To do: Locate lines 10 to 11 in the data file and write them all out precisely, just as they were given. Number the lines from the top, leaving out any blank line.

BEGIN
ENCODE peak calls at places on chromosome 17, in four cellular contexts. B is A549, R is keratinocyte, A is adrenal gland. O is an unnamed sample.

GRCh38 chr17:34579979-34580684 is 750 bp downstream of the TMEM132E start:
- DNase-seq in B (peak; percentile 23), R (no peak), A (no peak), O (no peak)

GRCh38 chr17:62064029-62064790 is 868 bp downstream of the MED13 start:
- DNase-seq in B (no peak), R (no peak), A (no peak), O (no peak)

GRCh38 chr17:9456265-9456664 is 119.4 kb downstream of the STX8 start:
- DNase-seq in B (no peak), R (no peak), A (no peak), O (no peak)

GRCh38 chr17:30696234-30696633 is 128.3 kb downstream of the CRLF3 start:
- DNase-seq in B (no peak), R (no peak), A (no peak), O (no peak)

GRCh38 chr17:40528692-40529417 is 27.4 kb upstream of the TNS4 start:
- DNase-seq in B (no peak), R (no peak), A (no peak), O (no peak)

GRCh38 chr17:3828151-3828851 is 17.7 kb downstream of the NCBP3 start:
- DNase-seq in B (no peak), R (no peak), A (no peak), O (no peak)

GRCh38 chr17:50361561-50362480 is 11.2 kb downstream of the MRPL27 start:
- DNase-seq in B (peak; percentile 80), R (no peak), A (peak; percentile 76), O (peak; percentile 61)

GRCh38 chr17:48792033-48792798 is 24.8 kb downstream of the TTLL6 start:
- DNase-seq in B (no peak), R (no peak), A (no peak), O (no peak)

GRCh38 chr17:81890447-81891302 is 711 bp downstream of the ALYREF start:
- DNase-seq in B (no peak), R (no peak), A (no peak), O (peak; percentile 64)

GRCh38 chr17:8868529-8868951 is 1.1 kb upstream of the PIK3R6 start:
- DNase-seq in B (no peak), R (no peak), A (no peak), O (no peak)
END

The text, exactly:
GRCh38 chr17:40528692-40529417 is 27.4 kb upstream of the TNS4 start:
- DNase-seq in B (no peak), R (no peak), A (no peak), O (no peak)